Rising Through Resilience: Jen Owen On The Five Things You Can Do To Become More Resilient During Turbulent Times
An Interview With Savio P. Clemente
Stay grounded and get out of your head. When you notice ideas and thoughts whirling constantly, it’s time to get grounded. Stand firmly and pretend you have tree roots that leave the bottom of your feet and go all the way deep into the ground. Feel the solidness of the earth below you and breathe. Bonus if you can do this outside.
Resilience has been described as the ability to withstand adversity and bounce back from difficult life events. Times are not easy now. How do we develop greater resilience to withstand the challenges that keep being thrown at us? In this interview series, we are talking to mental health experts, authors, resilience experts, coaches, and business leaders who can talk about how we can develop greater resilience to improve our lives.
As a part of this series, I had the pleasure of interviewing Jen Owen, N.P.
Jen Owen is a Nurse Practitioner and Business & Life Coach. She practices integrative medicine at her Portland, Oregon clinic and runs an online health and healing program for women across the globe. When she’s not doing her healing work, Jen helps other Nurse Practitioners start and grow integrative practices like her own. You can find her work and blog at https://theflourishcenter.co/.
Thank you so much for joining us! Our readers would love to get to know you a bit better. Can you tell us a bit about your backstory?
Sure. I got interested in natural medicine back in 1992. I had been struggling with repeated sinus infections for a few years. I met a woman who suggested I stop taking antibiotics every 3 months and try herbs. I had no idea what she meant but was open to try anything. I started reading books about herbal medicine, nutrition, and lifestyle choices. I did what was suggested and it worked!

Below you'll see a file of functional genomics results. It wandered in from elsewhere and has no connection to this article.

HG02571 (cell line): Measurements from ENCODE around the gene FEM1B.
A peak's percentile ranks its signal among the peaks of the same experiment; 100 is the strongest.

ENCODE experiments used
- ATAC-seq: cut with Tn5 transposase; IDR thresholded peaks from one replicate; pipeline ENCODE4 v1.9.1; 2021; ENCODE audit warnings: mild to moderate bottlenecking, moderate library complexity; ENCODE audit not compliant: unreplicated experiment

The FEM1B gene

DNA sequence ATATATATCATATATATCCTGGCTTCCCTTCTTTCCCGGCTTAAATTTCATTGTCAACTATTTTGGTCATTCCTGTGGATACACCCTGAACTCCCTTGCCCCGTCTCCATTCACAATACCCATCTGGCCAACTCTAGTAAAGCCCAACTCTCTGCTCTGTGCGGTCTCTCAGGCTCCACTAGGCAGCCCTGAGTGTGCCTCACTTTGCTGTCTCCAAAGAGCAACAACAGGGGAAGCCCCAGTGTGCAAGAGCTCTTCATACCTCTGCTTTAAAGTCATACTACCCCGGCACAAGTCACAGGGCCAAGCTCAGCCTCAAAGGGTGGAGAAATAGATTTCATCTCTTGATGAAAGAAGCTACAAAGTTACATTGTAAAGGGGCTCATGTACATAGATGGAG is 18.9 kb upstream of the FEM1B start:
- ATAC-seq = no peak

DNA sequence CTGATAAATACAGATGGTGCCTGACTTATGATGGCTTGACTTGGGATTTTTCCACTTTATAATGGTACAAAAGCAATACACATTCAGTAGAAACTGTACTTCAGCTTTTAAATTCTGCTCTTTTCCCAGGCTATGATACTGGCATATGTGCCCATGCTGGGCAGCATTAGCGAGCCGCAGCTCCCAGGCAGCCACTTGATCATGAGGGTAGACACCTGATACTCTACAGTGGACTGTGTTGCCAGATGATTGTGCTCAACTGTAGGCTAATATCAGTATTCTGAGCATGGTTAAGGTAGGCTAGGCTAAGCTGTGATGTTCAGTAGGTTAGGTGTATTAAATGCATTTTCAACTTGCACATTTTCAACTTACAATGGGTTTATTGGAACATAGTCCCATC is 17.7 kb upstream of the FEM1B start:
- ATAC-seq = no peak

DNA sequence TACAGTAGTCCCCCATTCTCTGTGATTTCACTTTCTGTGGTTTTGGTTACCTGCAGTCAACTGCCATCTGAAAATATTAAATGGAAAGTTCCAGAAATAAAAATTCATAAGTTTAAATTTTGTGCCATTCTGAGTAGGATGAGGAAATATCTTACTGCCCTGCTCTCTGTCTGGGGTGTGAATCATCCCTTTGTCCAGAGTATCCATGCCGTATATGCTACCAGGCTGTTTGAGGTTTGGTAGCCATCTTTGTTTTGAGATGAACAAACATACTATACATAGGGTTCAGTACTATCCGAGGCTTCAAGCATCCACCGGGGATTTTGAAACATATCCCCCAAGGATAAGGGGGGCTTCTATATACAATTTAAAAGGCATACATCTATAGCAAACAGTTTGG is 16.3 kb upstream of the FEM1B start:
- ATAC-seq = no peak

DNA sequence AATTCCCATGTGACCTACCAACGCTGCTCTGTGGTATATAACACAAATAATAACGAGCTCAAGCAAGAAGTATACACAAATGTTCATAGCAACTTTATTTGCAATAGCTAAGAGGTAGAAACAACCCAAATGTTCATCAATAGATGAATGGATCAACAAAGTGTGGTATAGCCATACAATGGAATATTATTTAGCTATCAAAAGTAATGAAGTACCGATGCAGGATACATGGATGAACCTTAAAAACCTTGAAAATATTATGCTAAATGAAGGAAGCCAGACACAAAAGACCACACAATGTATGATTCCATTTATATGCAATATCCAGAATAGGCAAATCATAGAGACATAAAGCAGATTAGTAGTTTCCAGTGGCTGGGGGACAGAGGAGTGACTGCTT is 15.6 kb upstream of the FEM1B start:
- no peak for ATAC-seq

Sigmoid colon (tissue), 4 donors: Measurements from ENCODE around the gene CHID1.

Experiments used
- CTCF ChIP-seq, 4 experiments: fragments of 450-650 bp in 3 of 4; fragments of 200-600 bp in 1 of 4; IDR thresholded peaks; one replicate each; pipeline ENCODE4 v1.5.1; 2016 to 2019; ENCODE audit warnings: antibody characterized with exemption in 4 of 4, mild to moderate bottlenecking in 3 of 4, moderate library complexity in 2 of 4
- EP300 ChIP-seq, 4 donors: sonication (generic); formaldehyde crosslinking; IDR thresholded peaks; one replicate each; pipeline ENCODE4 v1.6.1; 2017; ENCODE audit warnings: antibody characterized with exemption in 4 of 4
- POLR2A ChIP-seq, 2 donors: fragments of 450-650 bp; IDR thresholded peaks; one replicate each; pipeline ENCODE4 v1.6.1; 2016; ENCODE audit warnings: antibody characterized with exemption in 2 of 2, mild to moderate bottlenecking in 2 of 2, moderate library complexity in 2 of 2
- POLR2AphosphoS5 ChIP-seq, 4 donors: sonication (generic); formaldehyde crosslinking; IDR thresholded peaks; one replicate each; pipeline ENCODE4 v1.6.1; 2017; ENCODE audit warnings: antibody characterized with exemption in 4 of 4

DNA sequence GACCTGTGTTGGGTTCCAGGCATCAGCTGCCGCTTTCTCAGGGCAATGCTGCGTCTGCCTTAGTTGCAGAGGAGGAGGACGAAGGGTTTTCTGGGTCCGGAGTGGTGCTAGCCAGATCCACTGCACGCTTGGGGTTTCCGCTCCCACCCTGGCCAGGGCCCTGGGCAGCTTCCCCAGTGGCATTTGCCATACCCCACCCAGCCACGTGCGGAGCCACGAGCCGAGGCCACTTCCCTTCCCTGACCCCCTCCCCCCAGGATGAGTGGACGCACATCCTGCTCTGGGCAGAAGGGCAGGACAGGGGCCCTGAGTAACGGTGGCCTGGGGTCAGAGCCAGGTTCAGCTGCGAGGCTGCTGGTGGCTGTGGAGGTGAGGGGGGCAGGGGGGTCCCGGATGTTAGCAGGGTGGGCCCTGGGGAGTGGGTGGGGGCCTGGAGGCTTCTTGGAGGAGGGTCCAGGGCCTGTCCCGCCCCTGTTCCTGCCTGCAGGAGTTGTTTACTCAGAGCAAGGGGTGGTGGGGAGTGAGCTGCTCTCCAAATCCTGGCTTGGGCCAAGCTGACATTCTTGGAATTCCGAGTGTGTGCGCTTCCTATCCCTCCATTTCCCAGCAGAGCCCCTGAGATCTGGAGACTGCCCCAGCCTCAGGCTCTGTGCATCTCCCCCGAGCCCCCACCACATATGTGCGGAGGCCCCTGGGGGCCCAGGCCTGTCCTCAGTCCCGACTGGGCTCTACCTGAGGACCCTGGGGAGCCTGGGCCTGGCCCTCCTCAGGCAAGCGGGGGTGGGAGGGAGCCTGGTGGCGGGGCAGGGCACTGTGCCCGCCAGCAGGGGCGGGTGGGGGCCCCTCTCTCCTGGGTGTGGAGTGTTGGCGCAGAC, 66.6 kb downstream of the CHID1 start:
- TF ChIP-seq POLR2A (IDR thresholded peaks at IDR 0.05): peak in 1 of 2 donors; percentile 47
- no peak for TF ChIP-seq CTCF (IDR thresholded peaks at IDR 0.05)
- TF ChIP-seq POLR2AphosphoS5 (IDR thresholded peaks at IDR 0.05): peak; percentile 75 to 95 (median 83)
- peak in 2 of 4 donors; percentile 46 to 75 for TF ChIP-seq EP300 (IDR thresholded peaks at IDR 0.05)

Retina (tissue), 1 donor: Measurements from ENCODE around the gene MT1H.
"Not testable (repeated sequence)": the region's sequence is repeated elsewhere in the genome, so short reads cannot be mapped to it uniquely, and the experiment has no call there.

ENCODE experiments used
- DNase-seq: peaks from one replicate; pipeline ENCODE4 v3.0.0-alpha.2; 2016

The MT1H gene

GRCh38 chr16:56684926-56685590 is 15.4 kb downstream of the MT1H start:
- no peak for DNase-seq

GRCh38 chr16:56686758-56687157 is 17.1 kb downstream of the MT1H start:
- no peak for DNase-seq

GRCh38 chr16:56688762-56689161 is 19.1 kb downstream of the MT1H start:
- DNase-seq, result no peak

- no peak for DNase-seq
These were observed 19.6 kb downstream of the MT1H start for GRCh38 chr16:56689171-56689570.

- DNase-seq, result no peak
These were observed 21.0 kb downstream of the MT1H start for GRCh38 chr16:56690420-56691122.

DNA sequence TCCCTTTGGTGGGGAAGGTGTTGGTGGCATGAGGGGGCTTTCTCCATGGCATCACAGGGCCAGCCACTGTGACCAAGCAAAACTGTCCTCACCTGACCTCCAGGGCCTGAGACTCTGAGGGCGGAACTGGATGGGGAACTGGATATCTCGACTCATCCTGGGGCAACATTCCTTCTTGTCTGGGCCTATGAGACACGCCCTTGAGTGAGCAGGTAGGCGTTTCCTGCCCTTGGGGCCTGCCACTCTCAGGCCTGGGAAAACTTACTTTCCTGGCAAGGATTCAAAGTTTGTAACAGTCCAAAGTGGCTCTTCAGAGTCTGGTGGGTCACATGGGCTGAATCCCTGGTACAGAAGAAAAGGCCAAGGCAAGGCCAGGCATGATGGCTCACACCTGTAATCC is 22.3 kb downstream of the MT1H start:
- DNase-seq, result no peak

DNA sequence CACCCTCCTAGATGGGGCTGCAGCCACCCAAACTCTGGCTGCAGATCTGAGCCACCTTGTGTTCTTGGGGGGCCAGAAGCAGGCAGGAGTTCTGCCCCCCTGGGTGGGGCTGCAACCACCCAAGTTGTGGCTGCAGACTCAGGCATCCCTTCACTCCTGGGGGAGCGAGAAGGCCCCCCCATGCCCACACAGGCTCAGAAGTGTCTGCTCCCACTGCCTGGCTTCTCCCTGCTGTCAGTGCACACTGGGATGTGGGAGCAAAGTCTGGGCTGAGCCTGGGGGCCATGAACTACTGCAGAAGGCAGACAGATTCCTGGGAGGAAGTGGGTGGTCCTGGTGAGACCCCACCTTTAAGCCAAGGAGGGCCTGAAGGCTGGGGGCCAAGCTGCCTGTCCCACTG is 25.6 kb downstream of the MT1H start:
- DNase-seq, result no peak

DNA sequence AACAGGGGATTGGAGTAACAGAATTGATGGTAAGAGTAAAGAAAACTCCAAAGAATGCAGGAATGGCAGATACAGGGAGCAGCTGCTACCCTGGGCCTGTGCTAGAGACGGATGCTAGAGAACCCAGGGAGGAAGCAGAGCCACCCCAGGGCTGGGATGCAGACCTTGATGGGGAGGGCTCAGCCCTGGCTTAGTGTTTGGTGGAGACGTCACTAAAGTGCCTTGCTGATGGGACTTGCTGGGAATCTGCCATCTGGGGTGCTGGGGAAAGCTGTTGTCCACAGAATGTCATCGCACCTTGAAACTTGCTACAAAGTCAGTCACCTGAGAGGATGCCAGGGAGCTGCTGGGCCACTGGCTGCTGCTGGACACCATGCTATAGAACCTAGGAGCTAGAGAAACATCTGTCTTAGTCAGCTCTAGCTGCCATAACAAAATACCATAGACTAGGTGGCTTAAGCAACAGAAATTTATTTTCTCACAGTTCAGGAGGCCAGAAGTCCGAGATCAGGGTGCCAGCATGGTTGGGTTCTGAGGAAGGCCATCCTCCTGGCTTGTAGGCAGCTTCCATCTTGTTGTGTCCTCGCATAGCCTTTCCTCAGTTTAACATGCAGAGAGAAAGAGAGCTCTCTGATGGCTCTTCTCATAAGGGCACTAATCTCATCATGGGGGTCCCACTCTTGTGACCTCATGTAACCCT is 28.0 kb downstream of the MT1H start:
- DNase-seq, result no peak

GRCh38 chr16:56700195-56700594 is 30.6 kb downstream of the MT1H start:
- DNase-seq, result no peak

I was hooked. I started studying everything about herbs I could get my hands on. I took herbal courses and started doing consultations. I quickly realized my deficits in areas like physiology and pharmacology, and I wasn’t making a living as an herbalist. I decided to become a Registered Nurse and eventually a Nurse Practitioner, so I would have a license to diagnose and treat patients.
I have additional training in nutrition, functional medicine, and Holistic Pelvic Care™. I started my first integrative medicine clinic in Bloomington, Indiana, and I’ve owned my second practice here in Portland, Oregon for 3.5 years.
I now combine all my healing work together in an online transformational program for women.
Can you share with us the most interesting story from your career? Can you tell us what lessons or ‘take aways’ you learned from that?
The most interesting part for me has been learning to do energy medicine. I’ve always been a science person. I love facts and research. Nursing worked well for me since everything is evidence-based. Then I studied Holistic Pelvic Care™ and Holistic Pelvic Energy™ with Tami Lynn Kent. Let’s just say my mind was blown. In this work, we combine massage techniques with energy healing.
I had never done any kind of energy work before, and the results were astounding. In literally every session, I watch females shift and transform, and it’s simple.
This caused a bit of a crisis for me. How could something without any science behind it produce such profound results? And does this mean all my other work isn’t necessary anymore? It took some time to work through it all and get clarity. The result was an even better healing method, the combination of treating with physical AND energetic techniques.
What do you think makes your company stand out? Can you share a story?
I think it’s the combination above. I’ve come to realize that only treating physical symptoms isn’t enough. Most physical symptoms are the late manifestation of something that happened in that person’s life that affected them on a mental, emotional, spiritual, social, or financial level. They likely didn’t deal with it as they needed, so it started showing up in the physical body.